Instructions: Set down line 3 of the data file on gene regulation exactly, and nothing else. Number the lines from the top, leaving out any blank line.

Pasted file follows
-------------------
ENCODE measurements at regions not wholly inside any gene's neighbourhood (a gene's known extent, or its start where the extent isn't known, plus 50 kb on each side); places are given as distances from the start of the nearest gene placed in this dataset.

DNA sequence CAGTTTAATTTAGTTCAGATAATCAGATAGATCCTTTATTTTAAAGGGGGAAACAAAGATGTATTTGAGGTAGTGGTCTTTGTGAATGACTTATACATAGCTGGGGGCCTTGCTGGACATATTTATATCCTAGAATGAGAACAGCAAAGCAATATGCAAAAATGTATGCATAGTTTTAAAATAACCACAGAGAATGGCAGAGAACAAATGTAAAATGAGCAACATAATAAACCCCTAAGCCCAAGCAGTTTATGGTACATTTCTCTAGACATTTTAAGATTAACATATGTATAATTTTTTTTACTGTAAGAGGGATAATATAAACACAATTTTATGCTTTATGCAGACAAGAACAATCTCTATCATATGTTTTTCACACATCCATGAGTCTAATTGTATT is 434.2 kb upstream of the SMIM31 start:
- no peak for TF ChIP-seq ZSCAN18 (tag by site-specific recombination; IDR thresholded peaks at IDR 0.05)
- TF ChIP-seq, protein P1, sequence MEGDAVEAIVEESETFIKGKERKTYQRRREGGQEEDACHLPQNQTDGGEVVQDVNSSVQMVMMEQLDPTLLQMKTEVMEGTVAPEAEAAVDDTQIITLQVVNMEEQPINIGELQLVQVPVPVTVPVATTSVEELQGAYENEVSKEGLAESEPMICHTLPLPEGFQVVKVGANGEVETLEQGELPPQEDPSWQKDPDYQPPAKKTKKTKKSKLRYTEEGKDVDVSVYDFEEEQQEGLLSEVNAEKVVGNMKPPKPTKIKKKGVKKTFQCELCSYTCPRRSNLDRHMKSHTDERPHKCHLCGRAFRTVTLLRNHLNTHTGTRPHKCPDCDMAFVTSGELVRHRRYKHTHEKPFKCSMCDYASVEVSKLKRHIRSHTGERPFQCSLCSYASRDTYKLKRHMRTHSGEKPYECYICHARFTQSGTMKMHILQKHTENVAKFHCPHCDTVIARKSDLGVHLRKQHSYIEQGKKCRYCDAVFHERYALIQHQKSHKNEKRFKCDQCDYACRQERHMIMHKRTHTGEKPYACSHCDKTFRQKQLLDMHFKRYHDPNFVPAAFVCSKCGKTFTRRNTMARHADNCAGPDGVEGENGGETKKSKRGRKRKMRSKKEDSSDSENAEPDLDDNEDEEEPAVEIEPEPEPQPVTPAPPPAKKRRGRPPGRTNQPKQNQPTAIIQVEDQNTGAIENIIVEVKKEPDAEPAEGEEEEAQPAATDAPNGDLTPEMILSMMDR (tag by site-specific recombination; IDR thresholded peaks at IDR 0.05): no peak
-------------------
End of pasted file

- no peak for TF ChIP-seq ZSCAN18 (tag by site-specific recombination; IDR thresholded peaks at IDR 0.05)